Does quitting alcohol mean quitting going out? Healthista Eats blogger Charlotte Dormon says no and rounds up three mocktail recipes, and an alcohol-free friendly bar…
Drinking less or going teetotal has become popular with a huge number of people in the UK now opting to go liquor-free as part of a lifestyle choice, or using Dry January as a trial run for charity. Female celebrity icons, such as British model Daisy Lowe, have often talked about how much they enjoy life more without it, being able to juggle fitness and hobbies, and work much more effectively without feeling slowed down and sluggish on a Monday morning.
If you go alcohol-free, does this mean life (or you) becomes boring? Not at all. In fact it can be quite the opposite. Whether you choose to give up or cut back, it can give you a whole new lease of life and you enjoy things more than you did before.
I for one used to be one of those people who saw the festive season as an opportunity and a need to go out and drink large quantities of alcohol on social occasions, and of course had the perfect excuse for it the next day – “Well, it is Christmas!” How could anyone survive without a few glasses of champagne?
The alcohol-free challenge
This Christmas was a very different situation for me. I did something amazing in the summer- another time of year when drinking large amounts of chilled white wine every evening after work is totally accepted as the norm by the British. I chose to go 90 days free of any alcohol as part of an experiment and as a case study for an article. What would going out be like without a G&T or glass of wine? Would I like the people I went out with as much? And would they like me as much? All these things go through your head when it’s something you have never tried before.
Having less alcohol meant more energy, more hydrated skin, and easier to stay fit
Being that I work in natural health, it was obvious to me that alcohol isn’t good for you. There are, however, so many incredible health benefits of not drinking alcohol, that it’s almost impossible to put it all in this feature. Overall, I was most keen on the fact that having less alcohol meant you felt more energized, your skin looked younger and more hydrated, you would find it easier to keep off the weight and burn fat more effectively, be more focused, feel more fit and get fit much more easily, sleep much better, and wake up feeling positive and happy – these are the benefits, both mentally and physically, that I saw myself.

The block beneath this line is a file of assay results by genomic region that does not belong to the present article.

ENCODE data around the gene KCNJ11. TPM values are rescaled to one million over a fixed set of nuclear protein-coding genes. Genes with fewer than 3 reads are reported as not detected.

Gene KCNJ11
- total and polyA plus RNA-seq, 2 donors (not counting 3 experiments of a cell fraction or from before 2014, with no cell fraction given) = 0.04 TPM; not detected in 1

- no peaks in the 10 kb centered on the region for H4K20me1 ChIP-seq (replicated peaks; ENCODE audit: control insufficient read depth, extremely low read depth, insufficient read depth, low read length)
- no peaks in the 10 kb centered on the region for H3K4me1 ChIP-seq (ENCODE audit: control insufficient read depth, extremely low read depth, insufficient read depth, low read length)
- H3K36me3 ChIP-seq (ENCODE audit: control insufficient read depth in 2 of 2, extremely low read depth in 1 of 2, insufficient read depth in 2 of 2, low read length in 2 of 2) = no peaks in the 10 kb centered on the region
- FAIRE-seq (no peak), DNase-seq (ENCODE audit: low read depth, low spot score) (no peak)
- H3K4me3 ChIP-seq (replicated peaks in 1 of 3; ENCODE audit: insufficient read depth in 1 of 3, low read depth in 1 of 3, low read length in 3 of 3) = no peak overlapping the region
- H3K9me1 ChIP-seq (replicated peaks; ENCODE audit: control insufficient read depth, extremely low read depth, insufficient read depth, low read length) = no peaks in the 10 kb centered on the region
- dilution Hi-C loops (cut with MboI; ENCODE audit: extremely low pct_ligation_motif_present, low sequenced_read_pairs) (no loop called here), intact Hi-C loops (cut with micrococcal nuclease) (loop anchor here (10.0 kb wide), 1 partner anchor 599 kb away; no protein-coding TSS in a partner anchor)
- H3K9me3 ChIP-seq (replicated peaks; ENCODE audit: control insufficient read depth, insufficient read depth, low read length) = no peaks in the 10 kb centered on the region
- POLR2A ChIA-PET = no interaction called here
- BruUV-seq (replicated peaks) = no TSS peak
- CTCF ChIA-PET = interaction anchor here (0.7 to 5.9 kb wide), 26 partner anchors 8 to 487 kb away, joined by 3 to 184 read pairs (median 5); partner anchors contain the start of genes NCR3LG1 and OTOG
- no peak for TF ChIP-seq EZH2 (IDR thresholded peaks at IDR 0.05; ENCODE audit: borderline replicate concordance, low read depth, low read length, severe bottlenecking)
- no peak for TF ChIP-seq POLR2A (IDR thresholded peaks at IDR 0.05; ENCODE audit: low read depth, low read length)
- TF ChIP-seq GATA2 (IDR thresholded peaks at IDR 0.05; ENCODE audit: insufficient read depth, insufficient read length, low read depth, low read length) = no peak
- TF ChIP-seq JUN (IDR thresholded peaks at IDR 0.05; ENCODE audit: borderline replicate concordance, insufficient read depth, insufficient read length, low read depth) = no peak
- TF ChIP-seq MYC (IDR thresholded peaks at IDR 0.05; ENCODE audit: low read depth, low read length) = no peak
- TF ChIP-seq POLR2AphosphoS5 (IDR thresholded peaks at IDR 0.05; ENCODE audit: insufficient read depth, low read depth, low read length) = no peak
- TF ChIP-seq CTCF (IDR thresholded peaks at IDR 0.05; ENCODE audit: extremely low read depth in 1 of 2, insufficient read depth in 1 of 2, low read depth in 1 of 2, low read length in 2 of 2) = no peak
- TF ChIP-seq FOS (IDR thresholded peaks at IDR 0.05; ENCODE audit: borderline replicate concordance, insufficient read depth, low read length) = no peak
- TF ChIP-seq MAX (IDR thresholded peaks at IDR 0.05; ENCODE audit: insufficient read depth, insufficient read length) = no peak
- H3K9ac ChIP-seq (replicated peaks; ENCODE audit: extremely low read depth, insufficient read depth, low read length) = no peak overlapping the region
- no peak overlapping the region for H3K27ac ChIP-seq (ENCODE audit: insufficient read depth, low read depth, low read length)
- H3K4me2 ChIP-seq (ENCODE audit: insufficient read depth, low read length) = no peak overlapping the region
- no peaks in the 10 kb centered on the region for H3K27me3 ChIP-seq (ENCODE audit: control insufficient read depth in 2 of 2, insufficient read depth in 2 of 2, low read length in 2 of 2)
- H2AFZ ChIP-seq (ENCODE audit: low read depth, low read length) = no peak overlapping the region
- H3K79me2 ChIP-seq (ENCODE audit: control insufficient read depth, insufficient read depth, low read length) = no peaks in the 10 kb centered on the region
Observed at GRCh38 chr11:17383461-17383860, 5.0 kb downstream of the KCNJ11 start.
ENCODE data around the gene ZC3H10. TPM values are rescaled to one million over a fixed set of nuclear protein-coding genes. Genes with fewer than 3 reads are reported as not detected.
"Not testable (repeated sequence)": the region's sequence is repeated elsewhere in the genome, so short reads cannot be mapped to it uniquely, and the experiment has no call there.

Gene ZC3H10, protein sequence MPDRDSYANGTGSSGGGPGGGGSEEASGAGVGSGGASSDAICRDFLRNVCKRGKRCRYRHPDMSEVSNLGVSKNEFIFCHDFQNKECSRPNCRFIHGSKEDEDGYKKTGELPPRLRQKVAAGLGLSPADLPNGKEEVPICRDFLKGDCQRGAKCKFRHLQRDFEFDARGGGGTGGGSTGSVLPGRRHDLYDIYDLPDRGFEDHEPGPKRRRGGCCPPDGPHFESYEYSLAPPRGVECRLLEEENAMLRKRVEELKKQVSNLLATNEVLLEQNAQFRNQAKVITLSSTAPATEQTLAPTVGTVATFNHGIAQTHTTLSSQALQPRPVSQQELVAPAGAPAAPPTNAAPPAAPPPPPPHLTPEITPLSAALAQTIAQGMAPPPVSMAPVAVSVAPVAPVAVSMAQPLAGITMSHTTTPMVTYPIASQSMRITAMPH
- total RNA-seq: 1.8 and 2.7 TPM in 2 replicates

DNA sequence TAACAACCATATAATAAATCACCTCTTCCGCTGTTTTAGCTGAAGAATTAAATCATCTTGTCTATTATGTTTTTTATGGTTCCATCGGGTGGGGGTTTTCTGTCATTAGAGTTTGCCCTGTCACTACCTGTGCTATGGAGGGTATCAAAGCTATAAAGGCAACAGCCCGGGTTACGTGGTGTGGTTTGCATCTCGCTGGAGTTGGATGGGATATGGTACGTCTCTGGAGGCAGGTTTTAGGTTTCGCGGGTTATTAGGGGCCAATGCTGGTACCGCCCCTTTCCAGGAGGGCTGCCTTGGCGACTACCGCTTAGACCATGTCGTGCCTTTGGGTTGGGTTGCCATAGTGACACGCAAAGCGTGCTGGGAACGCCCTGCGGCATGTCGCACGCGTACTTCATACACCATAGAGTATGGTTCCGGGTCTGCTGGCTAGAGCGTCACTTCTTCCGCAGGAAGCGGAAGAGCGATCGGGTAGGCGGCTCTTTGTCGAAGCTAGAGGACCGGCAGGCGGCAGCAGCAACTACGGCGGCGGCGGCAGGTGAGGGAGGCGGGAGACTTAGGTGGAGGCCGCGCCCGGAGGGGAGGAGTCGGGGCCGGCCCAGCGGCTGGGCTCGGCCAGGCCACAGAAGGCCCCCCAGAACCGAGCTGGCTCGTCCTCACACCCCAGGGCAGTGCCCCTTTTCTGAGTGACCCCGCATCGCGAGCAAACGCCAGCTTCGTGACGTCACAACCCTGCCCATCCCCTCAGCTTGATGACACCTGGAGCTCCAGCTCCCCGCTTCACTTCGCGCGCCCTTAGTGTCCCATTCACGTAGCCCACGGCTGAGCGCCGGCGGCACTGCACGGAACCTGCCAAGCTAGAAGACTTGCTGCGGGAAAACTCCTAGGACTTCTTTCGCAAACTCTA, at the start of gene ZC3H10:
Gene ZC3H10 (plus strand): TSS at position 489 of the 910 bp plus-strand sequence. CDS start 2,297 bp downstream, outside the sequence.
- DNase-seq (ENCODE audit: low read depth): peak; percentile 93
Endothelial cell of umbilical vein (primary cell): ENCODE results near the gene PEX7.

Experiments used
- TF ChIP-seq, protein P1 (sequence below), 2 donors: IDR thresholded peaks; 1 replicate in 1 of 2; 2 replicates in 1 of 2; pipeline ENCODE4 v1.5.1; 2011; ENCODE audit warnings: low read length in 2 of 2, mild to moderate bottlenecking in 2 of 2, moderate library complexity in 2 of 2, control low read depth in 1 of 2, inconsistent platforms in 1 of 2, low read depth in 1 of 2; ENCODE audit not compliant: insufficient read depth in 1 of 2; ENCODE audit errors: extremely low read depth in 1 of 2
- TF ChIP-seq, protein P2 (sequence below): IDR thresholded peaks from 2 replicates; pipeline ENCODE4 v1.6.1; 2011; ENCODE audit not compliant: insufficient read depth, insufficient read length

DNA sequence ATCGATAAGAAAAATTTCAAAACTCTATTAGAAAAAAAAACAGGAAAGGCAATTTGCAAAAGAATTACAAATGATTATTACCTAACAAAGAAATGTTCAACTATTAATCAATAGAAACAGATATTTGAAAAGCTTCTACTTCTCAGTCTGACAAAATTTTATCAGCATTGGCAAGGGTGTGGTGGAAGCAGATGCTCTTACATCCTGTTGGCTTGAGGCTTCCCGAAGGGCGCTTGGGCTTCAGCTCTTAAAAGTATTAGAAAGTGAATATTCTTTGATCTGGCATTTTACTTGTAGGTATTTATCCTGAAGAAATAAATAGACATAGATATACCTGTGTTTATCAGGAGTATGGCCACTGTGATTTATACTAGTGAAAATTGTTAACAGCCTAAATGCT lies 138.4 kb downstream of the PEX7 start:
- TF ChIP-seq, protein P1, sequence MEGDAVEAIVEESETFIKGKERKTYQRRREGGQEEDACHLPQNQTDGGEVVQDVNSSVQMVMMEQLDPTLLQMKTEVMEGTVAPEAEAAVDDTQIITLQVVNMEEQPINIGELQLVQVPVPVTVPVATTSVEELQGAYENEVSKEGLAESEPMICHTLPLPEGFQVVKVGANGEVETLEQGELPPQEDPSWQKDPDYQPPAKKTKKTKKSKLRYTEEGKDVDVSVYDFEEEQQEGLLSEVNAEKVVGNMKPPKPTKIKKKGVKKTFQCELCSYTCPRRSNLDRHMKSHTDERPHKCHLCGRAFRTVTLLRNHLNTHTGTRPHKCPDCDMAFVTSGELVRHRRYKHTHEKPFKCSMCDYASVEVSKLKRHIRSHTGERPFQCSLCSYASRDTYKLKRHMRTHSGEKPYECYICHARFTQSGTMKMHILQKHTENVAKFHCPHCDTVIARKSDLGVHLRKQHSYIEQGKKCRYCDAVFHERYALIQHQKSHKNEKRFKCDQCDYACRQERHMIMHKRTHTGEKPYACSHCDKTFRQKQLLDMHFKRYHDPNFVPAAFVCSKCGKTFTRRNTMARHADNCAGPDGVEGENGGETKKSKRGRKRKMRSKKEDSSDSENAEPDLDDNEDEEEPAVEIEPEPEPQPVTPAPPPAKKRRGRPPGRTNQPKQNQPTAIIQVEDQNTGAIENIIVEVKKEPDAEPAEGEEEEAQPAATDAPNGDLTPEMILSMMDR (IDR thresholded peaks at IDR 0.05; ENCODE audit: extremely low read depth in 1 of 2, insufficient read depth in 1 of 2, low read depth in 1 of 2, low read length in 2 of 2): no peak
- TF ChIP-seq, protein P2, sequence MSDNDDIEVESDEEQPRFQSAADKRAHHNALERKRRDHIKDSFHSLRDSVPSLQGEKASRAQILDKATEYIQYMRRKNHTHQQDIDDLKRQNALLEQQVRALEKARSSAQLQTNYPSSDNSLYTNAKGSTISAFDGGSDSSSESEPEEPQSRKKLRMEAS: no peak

Why did I do 90 days? Experts say to break a habit you need to have at least 90 days of creating a new habit to break ones you don’t want. In my case I needed to carry on with my normal life- still going out, still having dinner, and seeing friends – just without having an alcoholic drink.
Many people cutting out alcohol stay in and watch Netflix to avoid social situations
When they choose to give up alcohol for any period of time, many people may stay in and watch Netflix and avoid social situations. Although when they do reach the end of their period of abstinence, they then end up going crazy as hell and partying like a heavyweight rock star. Despite being fun for a night, this is not the way to make change. If you do want to learn how to moderate your alcohol intake, no matter what time of year or celebration it is, there is always a celebration of some sort in the diary that means alcohol is part of the night.